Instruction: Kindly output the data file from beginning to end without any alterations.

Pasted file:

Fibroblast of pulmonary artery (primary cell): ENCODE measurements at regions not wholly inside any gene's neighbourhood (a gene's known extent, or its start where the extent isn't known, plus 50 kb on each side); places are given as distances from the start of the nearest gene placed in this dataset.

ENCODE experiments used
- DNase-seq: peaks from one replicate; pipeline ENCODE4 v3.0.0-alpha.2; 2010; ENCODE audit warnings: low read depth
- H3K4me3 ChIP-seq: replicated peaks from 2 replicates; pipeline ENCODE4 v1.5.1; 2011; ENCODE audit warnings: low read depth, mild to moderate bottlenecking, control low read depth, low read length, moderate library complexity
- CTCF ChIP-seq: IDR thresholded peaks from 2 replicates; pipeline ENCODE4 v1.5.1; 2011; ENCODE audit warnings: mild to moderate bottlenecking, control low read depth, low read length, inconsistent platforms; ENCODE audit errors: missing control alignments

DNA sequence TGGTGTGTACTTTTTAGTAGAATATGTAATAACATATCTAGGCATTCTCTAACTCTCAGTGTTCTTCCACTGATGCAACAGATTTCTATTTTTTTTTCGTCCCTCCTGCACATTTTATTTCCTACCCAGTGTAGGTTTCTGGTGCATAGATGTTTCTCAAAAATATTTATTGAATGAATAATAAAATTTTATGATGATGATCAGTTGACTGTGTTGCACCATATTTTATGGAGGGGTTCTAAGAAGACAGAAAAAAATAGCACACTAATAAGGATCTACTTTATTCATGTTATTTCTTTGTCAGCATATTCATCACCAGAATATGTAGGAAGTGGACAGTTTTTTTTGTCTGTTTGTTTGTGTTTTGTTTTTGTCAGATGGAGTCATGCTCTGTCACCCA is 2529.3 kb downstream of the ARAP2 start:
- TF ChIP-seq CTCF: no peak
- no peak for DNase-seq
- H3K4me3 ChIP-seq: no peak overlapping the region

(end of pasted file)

Fibroblast of pulmonary artery (primary cell): ENCODE measurements at regions not wholly inside any gene's neighbourhood (a gene's known extent, or its start where the extent isn't known, plus 50 kb on each side); places are given as distances from the start of the nearest gene placed in this dataset.

ENCODE experiments used
- DNase-seq: peaks from one replicate; pipeline ENCODE4 v3.0.0-alpha.2; 2010; ENCODE audit warnings: low read depth
- H3K4me3 ChIP-seq: replicated peaks from 2 replicates; pipeline ENCODE4 v1.5.1; 2011; ENCODE audit warnings: low read depth, mild to moderate bottlenecking, control low read depth, low read length, moderate library complexity
- CTCF ChIP-seq: IDR thresholded peaks from 2 replicates; pipeline ENCODE4 v1.5.1; 2011; ENCODE audit warnings: mild to moderate bottlenecking, control low read depth, low read length, inconsistent platforms; ENCODE audit errors: missing control alignments

DNA sequence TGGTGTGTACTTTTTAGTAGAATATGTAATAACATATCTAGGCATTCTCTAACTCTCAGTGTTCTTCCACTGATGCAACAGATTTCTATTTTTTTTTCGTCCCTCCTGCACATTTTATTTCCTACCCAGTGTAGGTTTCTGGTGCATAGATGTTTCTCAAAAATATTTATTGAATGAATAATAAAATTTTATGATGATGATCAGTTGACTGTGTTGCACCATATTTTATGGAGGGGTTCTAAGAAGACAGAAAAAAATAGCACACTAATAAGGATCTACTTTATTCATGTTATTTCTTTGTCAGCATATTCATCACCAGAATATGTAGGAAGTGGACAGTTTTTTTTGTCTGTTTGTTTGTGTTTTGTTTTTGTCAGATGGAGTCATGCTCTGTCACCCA is 2529.3 kb downstream of the ARAP2 start:
- TF ChIP-seq CTCF: no peak
- no peak for DNase-seq
- H3K4me3 ChIP-seq: no peak overlapping the region